This report, rooted in original research, wastes no time debunking rosy notions of gender equality. It shows that women earn far less than their male counterparts over the long term. It also tells how too many women — but few men — have low lifelong earnings. Readers will learn about the causes and consequences of such disparities and discover policy recommendations aimed at making the workplace a fairer — and more financially stable — landscape for all employees.
This report offers nine ideas for enhancing gender equality in the workplace. These include: promoting family-friendly flexible work schedules, increasing subsidies for child care and early education, and supporting paid leave for family care.
To measure the long-term earnings gap, this report compares the average annual earnings, across 15 years, of individuals between the ages of 26 and 59. This comparison includes workers of all types, regardless of how many hours worked or years of income earned.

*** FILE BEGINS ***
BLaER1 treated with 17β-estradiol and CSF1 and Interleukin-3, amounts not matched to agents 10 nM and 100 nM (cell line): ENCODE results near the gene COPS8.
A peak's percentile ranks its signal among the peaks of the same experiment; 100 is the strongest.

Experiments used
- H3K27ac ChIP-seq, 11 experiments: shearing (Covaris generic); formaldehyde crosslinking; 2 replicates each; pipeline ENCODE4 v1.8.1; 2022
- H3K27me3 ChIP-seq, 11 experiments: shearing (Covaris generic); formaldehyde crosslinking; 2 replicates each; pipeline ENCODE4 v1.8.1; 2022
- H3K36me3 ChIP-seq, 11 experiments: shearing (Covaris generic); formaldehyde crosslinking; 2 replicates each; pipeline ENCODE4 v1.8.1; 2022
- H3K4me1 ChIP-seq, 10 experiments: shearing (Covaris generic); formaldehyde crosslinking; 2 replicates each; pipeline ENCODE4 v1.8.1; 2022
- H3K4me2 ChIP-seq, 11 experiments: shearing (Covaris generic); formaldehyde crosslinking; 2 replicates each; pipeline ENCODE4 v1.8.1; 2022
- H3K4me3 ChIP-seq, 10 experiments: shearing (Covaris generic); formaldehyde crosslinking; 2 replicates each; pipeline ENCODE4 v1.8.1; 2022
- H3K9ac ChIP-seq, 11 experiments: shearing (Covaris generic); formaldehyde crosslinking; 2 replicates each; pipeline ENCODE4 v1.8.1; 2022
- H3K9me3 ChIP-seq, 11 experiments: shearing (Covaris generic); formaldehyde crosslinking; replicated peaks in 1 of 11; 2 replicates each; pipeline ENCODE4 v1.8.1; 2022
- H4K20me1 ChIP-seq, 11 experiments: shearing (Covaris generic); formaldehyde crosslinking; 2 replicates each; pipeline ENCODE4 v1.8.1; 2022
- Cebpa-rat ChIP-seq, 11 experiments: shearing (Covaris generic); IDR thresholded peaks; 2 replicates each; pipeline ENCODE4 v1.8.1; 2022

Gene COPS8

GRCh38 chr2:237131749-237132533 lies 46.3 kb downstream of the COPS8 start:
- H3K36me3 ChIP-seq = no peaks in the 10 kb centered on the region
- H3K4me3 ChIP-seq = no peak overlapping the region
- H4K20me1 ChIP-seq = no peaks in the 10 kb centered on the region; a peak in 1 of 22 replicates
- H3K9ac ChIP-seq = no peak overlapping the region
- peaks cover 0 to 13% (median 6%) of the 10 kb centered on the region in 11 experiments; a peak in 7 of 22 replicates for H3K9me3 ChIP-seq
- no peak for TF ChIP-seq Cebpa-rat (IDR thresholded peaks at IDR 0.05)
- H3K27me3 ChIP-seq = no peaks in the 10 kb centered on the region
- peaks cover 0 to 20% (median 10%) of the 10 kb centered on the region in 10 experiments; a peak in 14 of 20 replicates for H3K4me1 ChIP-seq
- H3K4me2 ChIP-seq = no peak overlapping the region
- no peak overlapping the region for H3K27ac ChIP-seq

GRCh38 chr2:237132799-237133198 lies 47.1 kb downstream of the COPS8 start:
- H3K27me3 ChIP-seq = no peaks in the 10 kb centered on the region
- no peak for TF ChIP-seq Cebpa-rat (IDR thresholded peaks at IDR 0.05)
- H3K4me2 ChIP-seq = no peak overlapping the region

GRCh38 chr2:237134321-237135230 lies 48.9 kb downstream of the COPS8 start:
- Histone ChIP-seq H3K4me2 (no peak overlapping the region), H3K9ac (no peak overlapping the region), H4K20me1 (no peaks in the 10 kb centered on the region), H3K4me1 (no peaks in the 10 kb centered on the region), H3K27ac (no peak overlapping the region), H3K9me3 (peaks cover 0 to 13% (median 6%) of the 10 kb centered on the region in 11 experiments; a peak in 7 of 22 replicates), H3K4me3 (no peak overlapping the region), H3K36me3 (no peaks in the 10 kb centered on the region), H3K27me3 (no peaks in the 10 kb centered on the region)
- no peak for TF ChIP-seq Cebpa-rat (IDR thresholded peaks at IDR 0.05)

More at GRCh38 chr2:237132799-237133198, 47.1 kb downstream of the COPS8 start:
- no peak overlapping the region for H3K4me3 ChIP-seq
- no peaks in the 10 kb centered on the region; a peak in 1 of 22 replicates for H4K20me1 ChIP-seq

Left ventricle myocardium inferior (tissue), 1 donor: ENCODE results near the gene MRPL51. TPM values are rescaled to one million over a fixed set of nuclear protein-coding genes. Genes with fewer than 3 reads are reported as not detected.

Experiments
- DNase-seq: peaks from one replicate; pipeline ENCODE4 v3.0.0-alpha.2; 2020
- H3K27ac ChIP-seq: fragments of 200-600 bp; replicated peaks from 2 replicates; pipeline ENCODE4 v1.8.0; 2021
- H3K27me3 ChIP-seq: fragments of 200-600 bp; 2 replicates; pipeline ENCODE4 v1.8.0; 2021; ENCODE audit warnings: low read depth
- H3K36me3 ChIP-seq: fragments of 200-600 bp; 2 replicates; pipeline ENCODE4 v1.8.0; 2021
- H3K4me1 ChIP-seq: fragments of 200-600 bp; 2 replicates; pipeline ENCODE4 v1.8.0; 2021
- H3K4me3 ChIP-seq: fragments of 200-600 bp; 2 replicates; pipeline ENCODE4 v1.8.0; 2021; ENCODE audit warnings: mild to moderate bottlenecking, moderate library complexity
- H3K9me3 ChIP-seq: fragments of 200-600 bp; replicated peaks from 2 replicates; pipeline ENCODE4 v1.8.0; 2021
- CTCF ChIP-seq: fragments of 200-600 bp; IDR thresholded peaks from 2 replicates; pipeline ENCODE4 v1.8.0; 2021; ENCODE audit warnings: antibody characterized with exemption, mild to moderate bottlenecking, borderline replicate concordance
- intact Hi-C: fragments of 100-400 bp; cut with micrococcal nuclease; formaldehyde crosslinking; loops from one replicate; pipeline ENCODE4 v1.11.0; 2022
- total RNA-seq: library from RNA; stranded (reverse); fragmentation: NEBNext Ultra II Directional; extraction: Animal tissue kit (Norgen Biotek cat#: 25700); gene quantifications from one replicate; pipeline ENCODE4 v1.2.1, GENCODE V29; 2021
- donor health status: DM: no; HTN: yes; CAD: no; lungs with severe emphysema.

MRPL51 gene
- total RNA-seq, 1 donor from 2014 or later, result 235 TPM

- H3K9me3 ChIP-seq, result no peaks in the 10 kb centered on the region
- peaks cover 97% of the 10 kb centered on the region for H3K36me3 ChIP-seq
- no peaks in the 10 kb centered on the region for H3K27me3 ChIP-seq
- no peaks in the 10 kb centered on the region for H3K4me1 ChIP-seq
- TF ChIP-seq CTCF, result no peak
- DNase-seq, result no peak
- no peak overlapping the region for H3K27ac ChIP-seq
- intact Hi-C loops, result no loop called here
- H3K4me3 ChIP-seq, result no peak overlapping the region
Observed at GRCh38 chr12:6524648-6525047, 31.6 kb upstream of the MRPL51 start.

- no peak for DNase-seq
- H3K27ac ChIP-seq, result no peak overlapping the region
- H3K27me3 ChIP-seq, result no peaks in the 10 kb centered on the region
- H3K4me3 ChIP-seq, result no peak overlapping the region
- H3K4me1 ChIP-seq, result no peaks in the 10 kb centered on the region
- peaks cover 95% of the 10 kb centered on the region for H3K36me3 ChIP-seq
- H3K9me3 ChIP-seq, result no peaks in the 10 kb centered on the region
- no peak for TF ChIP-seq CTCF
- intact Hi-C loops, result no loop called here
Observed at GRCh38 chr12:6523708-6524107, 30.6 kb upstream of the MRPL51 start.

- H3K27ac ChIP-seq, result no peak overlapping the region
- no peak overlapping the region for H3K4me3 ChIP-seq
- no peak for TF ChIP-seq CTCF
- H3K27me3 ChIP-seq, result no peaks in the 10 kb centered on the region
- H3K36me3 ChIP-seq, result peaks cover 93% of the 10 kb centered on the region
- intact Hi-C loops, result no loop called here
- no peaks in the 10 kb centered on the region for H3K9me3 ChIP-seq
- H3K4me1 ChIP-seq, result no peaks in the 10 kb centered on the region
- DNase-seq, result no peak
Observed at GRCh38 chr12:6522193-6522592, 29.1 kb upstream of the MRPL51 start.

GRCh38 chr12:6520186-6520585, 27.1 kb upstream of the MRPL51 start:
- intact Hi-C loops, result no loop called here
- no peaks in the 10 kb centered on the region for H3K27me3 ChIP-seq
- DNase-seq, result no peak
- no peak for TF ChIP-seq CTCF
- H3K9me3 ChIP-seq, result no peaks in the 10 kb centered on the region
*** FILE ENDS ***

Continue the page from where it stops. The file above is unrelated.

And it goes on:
Compared to men, women are less likely to work year-round. They are also more likely to work part-time and spend entire years out of the labor force.
Poor and Female
Researchers looked at individuals with annual incomes below $15,000 who worked for all 15-years analyzed. Know what they found? More than 90% of these low earners are women.
The average woman earned $273,592 during the study’s 15-year window. The average man? $722,693.
No Education Edge
Women with a bachelor’s degree pull in paychecks that are smaller than those earned by men with just high-school diploma — or less.
Statements & Quotations
This study finds that women workers, in their prime earning years, make only 38% of what men earn.
The U.S. can develop a better way to share responsibility for family care and work, improving long-term economic security for women and men.
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